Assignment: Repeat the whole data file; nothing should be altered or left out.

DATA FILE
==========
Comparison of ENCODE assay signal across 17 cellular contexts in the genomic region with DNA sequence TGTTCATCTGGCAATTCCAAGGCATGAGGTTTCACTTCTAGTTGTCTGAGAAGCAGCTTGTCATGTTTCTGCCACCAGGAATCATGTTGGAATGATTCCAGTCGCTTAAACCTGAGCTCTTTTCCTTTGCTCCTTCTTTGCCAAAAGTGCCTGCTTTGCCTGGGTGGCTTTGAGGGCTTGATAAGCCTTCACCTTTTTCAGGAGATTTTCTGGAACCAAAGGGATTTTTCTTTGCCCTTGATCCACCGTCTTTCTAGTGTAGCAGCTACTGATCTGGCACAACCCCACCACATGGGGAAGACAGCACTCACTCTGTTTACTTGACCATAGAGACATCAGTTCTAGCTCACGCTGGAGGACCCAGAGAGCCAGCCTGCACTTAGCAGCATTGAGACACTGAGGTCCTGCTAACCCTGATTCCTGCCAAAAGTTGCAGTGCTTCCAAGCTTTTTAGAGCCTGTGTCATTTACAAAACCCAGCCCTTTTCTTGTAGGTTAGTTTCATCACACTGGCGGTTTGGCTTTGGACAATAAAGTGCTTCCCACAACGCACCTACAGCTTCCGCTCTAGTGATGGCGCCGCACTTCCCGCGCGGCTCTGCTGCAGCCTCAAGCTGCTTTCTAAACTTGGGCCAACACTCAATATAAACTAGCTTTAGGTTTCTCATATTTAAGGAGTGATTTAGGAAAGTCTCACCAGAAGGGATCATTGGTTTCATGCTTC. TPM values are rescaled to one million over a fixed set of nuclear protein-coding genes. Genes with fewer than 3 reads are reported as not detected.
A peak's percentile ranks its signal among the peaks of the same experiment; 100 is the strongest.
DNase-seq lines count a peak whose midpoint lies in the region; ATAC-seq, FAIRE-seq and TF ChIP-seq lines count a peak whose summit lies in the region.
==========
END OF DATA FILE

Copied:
Comparison of ENCODE assay signal across 17 cellular contexts in the genomic region with DNA sequence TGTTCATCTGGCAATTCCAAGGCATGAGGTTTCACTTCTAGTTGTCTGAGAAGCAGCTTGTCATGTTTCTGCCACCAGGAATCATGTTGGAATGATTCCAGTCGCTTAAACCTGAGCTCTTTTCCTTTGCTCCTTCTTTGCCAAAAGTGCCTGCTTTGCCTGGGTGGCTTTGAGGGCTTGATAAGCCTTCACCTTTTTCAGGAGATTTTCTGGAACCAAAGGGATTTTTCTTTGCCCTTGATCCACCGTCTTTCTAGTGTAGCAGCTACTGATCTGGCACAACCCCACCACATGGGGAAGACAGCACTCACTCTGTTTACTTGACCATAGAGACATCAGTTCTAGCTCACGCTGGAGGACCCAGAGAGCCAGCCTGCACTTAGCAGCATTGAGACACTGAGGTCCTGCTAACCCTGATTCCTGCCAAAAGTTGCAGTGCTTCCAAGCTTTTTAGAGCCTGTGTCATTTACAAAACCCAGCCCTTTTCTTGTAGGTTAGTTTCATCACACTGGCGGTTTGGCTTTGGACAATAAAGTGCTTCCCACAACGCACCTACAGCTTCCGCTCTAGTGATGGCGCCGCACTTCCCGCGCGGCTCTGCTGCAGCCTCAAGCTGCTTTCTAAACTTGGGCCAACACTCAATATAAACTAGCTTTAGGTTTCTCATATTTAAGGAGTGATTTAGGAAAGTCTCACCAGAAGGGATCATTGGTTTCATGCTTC. TPM values are rescaled to one million over a fixed set of nuclear protein-coding genes. Genes with fewer than 3 reads are reported as not detected.
A peak's percentile ranks its signal among the peaks of the same experiment; 100 is the strongest.
DNase-seq lines count a peak whose midpoint lies in the region; ATAC-seq, FAIRE-seq and TF ChIP-seq lines count a peak whose summit lies in the region.